In October 2000 PLoS asked scientists around the world to sign on to an open letter demanding that journals make their information freely available for the creation of such a centralized library. "Beginning in September 2001," the letter pledged, "we will publish in, edit or review for, and personally subscribe to only those scholarly and scientific journals that have agreed to grant unrestricted free distribution rights to any and all original research reports that they have published." According to PLoS, more than 33,000 scientists in 183 countries have since signed the letter.
But the publishers didn't make many changes to their policies, Eisen says. "We originally expected them to recognize that this is good for the scientific community, but instead the journals -- many of which are run by nonprofit groups that represent the scientific community -- chose to behave like for-profit companies," Eisen says. "They were unwilling to give up this huge cash cow." That's when PLoS decided that the only way to make the journals change their approach was to compete with them directly.
In January, Vivian Siegel resigned as editor of the journal Cell to become PLoS's executive director and oversee the production of its first two journals. Siegel left Cell because her superiors at the Dutch publishing company Elsevier refused to consider an open-access model, she says. "I'd felt for the long time that opening up access to the literature was something important that we should do, and I realized it was not something we would ever do at Cell" -- even though "most of the editors [at Cell] were pretty unanimous about letting people have access to the reports," Siegel says.
Elsevier's refusal to open access to Cell "was kind of a divining rod for me and my future there," Siegel says. "Previously, I'd felt like I was a scientist working at a journal, and that [at Cell] I could make decisions based on what was good for the community. But with their refusal to open access, I had to choose what I wanted to be. I could do one of two things: keep my job and change my alliance -- I could become a publisher instead of a scientist -- or I had to leave."
Starting a new scientific journal is not an easy proposition, and at least initially PLoS will likely have a tough time commanding the sort of prestige that journals like Science and Nature are seen to have. But "ultimately there is only one thing that makes a journal prestigious," Eisen says, "and that is publishing really great papers. If we can get scientists to give us not just their moral support but real tangible support by giving us their best papers, we'll be showing that we publish great work."
At a press conference in San Francisco on Thursday, Patrick Brown, one of PLoS's co-founders, acknowledged that scientists -- whose careers are determined largely on the basis of the work they've published -- might be wary of submitting work to a new journal like PLoS Biology. But at the same time, he said, "the best scientists are willing to take risks." And he said he's heard of many colleagues who are "itching" to complete their work to get it into PLoS Biology's first issue, which will be published in October. The group has already received "quite an astounding number of papers," he said.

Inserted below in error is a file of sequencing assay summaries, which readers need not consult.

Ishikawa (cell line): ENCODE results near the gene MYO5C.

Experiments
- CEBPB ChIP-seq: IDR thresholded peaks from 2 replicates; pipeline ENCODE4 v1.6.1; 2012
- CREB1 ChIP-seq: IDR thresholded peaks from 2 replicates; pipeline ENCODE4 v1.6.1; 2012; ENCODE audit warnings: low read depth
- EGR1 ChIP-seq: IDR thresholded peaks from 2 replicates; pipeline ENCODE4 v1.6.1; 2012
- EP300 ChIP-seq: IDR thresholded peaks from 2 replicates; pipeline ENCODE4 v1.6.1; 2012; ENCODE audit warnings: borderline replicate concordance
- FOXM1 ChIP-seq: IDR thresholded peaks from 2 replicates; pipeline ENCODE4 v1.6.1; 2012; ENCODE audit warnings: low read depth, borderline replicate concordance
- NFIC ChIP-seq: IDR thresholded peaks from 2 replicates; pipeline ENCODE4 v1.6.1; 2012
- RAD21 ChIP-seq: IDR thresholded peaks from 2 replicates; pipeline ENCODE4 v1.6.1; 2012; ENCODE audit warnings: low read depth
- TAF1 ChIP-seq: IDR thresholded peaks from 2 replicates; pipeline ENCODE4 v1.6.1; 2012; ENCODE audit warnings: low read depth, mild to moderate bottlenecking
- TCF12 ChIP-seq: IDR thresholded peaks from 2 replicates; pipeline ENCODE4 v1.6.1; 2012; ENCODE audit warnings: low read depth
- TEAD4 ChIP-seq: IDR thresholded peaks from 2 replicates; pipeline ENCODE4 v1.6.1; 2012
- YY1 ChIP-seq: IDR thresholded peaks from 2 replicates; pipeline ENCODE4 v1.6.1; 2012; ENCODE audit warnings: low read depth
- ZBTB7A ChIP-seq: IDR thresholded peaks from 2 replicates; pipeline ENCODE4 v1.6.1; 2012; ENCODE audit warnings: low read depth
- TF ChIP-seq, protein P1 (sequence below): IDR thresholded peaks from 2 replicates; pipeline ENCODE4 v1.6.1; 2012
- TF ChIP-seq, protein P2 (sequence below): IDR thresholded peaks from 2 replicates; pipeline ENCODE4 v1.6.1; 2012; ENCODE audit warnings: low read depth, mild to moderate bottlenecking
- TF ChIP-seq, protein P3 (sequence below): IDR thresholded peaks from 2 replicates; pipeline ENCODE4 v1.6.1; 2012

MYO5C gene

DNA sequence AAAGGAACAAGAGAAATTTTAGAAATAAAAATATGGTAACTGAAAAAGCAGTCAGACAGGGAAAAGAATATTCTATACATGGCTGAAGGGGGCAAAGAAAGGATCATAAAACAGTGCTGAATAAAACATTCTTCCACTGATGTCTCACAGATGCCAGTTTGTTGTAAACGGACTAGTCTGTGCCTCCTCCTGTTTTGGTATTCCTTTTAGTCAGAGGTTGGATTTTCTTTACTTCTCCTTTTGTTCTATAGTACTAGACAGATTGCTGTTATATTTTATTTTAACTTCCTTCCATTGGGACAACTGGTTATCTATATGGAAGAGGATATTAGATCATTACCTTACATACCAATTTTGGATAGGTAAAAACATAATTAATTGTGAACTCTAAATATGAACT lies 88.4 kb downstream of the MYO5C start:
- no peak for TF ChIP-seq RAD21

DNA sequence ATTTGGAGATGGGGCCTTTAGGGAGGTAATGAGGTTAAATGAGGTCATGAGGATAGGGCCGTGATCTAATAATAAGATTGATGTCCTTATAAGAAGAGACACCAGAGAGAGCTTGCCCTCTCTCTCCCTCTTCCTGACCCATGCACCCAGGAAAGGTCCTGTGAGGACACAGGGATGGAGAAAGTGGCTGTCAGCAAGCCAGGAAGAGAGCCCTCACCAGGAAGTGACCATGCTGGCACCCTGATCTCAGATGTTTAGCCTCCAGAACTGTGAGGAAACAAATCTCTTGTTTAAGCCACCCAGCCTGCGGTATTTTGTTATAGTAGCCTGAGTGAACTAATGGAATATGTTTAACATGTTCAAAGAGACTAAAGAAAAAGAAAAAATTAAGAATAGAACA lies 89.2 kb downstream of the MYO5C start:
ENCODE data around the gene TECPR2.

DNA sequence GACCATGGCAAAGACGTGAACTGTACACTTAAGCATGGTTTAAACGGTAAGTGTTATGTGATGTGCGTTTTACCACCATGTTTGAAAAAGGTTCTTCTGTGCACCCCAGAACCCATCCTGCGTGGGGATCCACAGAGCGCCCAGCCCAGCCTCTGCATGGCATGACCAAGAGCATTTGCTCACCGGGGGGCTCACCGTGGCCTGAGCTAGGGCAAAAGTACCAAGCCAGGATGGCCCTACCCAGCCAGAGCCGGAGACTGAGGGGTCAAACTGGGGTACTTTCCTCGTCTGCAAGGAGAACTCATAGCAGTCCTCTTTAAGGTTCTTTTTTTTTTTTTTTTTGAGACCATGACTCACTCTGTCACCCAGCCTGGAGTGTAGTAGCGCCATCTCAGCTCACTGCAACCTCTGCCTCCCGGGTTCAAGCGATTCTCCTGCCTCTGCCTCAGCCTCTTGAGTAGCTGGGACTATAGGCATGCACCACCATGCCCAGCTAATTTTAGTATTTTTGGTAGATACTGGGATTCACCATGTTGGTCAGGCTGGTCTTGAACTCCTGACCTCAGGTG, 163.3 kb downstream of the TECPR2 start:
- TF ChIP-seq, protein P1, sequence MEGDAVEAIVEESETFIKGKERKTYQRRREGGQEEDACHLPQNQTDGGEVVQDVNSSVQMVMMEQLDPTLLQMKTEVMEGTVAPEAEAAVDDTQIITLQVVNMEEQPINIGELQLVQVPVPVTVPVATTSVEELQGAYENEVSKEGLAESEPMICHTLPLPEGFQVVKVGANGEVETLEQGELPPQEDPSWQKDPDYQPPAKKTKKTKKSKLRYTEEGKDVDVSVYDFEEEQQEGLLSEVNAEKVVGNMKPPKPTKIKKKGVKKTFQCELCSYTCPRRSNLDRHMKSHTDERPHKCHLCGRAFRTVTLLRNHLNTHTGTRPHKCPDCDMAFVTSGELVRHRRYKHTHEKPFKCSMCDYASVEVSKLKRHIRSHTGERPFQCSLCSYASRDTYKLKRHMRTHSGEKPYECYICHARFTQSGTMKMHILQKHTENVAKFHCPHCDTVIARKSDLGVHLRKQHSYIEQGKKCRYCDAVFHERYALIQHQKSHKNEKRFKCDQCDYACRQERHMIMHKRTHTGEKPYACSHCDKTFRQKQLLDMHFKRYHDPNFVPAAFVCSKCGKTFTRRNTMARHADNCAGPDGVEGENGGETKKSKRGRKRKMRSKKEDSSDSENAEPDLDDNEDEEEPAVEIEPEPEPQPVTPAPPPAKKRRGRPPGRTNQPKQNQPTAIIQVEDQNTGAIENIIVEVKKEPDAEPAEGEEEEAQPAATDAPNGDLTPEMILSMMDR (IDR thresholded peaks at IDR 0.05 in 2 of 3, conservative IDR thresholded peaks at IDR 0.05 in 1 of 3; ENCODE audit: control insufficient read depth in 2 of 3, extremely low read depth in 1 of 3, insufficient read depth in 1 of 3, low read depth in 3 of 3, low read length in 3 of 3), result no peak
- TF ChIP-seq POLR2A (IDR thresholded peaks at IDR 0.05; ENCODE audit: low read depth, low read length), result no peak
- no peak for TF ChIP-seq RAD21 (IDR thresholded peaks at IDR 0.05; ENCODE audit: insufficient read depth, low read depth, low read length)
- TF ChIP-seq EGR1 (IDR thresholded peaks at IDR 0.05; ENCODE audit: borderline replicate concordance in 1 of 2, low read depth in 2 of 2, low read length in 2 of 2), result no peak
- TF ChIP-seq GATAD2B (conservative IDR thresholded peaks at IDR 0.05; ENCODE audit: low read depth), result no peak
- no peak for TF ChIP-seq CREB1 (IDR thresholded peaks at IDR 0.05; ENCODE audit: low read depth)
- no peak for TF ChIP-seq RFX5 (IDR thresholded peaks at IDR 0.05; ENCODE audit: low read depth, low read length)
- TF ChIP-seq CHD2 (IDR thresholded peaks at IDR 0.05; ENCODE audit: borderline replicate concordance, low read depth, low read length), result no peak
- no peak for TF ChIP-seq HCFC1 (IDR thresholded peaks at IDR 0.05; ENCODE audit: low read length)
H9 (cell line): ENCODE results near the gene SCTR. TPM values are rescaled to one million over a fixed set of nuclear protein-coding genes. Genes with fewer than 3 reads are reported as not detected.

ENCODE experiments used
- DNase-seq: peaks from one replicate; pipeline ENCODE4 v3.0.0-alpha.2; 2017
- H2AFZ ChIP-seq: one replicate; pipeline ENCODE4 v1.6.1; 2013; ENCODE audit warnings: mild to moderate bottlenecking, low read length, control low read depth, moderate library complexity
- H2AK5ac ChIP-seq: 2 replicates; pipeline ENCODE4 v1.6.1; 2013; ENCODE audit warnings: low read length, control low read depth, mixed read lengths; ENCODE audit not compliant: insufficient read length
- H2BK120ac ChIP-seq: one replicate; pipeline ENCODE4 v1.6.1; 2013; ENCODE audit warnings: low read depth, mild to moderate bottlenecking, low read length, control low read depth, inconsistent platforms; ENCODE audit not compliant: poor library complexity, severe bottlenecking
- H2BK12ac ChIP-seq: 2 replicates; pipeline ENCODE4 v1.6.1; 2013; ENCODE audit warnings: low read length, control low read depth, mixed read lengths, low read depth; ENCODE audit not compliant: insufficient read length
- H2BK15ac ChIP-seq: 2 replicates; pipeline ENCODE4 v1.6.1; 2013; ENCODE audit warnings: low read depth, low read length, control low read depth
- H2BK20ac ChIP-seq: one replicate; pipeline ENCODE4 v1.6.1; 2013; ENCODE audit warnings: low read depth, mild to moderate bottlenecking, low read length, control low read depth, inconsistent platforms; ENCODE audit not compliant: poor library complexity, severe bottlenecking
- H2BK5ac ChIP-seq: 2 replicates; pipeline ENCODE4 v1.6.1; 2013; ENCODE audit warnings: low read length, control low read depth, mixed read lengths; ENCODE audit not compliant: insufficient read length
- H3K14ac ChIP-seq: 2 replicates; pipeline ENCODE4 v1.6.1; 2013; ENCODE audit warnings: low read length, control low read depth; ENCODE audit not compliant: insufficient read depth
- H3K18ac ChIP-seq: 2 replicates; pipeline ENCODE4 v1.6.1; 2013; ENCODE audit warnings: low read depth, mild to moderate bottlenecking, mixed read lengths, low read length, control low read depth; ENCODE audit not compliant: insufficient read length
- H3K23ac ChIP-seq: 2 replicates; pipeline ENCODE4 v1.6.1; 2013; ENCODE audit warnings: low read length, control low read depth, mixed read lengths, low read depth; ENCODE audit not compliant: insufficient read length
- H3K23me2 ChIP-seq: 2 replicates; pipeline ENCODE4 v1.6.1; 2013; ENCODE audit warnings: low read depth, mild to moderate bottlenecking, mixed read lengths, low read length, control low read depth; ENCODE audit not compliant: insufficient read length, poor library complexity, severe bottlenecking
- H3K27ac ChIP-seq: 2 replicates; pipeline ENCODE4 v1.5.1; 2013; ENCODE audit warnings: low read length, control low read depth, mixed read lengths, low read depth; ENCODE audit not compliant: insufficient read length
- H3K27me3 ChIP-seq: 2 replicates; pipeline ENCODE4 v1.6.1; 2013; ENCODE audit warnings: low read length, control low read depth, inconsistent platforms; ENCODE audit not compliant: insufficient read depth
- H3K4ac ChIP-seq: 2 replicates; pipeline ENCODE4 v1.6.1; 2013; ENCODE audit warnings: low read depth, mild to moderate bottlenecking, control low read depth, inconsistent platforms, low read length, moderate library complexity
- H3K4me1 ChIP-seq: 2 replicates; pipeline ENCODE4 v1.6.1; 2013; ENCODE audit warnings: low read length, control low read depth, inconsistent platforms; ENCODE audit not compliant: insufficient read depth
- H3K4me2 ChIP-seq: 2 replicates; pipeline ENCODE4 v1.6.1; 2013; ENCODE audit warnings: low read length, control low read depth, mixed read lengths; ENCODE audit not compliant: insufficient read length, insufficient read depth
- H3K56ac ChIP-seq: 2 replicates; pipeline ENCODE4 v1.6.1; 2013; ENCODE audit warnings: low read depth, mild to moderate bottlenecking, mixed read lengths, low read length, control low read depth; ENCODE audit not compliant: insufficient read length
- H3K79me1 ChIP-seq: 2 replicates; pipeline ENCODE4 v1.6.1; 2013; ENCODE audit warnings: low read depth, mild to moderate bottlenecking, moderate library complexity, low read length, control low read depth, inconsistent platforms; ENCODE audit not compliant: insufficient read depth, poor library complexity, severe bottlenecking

Bovenschulte, of the American Chemical Society, said he thought PLoS's model could work out, but he doubted that it would become the norm in the science publishing business. "It would be extraordinary to imagine that all publishing will migrate to this model within the next 10 years or so," he said. He said that while many scientists have expressed sympathy with PLoS's efforts, "my feeling is that it's a small percentage of authors who agree zealously with them." Not many researchers will want to pay PLoS to have their work published, says Bovenschulte, referring to the portion of a scientist's grant money that would have to be set aside for the publication of the research.
"They may say they agree with PLoS," Bovenschulte says, "but what will they do when they have to write a check for money that could have gone to further research? Maybe they'll do it. Maybe they won't." Nevertheless, Bovenschulte said he wishes PLoS good luck, "and the only thing I regret is that they're trying to change the law."
Asked what effect the Sabo bill's passage would have on his journals, Bovenschulte said, "I think it would be devastating."
But the people at PLoS say it's time the other journals did face some disruptions to their preferred way of doing things -- either from the law, or from competing journals, or both. "The fact of the matter is, people tend not to want to change," says Siegel. "The only thing that would make you want to give up all that money is if you have a serious competitor there."